Skeletons in our closets: Part II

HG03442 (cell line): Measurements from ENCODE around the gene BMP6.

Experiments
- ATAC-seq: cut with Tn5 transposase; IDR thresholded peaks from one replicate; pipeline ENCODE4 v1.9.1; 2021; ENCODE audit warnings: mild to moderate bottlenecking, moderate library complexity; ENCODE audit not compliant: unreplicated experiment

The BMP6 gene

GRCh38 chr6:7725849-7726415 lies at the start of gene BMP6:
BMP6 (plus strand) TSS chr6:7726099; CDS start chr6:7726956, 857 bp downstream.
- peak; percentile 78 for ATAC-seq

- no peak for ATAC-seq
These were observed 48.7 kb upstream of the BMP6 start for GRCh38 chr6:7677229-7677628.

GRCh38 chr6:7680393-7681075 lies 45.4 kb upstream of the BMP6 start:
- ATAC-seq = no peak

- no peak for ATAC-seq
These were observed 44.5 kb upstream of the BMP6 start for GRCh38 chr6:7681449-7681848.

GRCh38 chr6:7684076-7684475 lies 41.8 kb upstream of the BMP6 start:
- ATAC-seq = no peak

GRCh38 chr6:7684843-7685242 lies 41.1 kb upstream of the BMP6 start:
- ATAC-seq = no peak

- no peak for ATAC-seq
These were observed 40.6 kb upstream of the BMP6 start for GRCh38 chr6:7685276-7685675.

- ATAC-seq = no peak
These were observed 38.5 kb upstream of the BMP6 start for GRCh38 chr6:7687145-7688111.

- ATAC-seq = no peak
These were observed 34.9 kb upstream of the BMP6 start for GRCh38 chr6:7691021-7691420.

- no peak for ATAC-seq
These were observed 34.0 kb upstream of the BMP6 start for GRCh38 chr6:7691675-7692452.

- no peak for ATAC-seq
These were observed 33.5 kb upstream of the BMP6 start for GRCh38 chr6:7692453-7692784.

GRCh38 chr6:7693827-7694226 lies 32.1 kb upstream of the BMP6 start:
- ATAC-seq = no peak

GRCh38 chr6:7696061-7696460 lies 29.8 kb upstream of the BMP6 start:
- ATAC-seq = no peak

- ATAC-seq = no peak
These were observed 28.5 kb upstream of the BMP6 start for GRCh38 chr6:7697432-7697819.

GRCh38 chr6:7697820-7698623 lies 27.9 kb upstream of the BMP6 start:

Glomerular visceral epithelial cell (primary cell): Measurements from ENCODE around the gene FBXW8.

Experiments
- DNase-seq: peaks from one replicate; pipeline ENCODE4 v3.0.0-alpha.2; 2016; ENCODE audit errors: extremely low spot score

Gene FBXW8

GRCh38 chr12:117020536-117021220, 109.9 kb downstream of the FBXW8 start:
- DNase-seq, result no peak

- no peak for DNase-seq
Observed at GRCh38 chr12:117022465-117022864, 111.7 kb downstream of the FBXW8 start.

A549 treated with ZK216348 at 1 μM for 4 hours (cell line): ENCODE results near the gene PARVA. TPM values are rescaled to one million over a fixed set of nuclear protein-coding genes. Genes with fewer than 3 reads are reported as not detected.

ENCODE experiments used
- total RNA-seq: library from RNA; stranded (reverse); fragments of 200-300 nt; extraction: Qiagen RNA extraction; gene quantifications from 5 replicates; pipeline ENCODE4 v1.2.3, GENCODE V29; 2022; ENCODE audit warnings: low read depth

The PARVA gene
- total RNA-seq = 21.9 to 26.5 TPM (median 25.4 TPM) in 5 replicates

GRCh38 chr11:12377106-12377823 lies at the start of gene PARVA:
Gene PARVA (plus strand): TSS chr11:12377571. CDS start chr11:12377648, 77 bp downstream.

Hudson, Bert